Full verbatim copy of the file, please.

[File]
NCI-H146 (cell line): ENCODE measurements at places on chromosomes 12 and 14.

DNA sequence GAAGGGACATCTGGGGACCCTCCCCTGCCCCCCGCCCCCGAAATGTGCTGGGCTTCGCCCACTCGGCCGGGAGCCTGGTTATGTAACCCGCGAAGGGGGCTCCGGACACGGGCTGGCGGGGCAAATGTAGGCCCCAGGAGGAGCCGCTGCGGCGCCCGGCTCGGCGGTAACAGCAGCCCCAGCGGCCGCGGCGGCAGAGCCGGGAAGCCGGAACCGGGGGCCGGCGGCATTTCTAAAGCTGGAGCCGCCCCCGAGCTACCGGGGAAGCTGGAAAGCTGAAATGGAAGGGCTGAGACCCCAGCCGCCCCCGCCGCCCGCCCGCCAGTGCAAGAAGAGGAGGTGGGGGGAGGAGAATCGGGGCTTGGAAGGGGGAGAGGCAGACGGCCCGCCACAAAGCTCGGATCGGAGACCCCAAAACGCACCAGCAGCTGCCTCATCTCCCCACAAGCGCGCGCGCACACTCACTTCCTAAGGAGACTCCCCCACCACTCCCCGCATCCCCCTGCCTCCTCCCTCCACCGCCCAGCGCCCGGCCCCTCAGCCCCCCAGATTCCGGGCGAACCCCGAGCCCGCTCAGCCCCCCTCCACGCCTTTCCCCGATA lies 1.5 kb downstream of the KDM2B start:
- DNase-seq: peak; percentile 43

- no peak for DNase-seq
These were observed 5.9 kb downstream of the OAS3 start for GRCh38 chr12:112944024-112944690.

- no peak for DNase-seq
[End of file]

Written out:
NCI-H146 (cell line): ENCODE measurements at places on chromosomes 12 and 14.

DNA sequence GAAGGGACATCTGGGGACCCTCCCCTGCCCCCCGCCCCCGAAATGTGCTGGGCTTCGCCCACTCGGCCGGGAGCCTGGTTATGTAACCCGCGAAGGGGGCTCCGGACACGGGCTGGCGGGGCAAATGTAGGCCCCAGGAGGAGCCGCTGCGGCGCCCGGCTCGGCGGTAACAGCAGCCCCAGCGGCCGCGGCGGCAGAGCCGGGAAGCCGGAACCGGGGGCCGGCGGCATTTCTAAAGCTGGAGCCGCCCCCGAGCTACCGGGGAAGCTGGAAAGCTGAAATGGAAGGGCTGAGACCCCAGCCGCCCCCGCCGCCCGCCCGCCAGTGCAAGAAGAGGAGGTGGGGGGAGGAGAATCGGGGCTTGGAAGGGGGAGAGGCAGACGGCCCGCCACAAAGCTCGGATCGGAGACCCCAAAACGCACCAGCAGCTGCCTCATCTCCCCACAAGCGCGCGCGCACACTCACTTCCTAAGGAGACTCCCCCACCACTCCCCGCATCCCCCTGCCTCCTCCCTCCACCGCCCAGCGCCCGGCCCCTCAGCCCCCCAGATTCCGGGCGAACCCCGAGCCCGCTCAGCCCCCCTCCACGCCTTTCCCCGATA lies 1.5 kb downstream of the KDM2B start:
- DNase-seq: peak; percentile 43

- no peak for DNase-seq
These were observed 5.9 kb downstream of the OAS3 start for GRCh38 chr12:112944024-112944690.

- no peak for DNase-seq